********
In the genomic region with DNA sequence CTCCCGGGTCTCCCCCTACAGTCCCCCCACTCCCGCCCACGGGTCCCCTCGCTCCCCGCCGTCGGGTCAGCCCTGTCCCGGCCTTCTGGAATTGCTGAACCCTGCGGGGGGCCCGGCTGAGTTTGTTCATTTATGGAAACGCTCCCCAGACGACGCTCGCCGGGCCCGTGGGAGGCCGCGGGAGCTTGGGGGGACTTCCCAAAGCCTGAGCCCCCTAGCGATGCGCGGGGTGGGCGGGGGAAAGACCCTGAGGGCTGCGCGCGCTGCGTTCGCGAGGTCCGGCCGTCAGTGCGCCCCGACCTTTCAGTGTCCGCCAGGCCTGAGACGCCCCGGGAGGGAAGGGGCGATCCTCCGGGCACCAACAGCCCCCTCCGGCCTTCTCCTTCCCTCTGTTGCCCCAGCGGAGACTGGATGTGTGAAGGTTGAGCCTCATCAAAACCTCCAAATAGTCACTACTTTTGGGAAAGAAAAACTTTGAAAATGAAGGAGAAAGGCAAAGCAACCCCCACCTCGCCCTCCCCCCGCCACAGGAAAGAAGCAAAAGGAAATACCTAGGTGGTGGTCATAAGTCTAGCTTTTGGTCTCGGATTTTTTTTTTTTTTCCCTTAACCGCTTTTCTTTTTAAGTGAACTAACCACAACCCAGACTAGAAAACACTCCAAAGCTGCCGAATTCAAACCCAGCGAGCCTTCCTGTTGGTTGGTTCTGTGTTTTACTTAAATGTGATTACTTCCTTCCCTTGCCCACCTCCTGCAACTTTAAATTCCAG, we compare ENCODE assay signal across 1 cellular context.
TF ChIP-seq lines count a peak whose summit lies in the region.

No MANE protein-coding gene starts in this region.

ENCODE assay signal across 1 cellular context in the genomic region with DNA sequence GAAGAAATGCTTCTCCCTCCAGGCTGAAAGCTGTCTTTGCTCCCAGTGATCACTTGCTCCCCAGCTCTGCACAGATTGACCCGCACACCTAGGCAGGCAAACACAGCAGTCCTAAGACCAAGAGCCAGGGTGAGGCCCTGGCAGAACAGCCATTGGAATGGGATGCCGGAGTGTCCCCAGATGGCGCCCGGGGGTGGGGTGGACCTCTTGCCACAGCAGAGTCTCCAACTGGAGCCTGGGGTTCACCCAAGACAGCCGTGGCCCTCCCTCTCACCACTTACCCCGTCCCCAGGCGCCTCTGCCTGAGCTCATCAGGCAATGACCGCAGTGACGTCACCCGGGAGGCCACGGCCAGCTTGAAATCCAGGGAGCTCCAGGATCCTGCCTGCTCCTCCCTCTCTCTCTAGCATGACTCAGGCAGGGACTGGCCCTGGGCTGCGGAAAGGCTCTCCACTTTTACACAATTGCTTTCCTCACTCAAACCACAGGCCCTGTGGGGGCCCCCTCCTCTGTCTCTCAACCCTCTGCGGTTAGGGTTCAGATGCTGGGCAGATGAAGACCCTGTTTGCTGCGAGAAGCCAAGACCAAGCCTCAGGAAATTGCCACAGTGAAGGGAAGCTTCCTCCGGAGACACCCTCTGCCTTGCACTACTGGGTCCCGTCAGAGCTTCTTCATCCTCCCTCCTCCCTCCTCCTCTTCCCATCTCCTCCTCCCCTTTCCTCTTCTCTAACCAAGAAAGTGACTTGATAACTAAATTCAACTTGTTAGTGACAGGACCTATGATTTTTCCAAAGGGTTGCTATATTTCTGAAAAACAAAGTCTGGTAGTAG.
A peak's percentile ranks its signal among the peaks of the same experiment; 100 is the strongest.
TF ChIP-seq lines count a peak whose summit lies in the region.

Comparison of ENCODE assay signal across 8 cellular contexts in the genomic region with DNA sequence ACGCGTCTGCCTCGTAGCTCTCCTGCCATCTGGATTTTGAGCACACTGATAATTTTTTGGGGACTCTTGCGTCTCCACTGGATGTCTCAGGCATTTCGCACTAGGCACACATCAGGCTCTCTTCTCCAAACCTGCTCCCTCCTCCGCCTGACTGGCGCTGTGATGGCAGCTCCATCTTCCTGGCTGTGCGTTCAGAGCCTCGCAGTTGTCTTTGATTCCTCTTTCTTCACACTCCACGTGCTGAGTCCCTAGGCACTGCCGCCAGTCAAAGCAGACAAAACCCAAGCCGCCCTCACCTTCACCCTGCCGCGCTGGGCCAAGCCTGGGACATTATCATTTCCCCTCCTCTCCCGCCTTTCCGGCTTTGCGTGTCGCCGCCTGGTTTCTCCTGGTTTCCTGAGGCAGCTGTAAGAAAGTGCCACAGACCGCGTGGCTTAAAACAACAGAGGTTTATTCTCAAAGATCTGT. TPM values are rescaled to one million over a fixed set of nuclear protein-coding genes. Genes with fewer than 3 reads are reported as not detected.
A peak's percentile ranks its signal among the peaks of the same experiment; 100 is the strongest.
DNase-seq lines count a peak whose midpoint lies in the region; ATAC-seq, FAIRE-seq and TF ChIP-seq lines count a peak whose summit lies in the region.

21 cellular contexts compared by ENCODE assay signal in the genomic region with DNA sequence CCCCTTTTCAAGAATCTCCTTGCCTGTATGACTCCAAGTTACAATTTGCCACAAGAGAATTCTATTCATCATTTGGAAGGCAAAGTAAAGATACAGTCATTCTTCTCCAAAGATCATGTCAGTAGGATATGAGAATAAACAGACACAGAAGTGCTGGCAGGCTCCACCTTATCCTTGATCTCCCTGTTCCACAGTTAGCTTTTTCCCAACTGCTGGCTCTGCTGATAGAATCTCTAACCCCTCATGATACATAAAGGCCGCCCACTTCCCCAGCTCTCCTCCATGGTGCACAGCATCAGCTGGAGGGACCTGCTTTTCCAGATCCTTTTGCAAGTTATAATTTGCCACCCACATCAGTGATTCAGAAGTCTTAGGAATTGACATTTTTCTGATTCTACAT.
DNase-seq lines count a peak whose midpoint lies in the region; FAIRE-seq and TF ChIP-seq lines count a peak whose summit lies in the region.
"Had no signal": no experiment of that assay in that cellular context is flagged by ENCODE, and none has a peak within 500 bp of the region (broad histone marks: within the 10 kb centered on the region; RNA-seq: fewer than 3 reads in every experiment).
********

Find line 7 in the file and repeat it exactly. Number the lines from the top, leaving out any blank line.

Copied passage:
Comparison of ENCODE assay signal across 8 cellular contexts in the genomic region with DNA sequence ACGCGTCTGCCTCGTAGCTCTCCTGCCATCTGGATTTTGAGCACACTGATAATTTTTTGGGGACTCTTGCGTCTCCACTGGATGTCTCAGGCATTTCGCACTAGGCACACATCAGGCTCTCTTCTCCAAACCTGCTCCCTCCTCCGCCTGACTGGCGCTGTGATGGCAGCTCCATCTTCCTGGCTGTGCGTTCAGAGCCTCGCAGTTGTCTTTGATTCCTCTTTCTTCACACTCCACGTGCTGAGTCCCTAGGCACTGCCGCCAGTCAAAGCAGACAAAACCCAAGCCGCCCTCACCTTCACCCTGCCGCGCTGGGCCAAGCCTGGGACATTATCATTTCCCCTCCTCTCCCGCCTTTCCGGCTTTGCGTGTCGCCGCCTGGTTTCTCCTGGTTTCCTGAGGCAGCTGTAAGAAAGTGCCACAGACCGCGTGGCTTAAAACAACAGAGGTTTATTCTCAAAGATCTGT. TPM values are rescaled to one million over a fixed set of nuclear protein-coding genes. Genes with fewer than 3 reads are reported as not detected.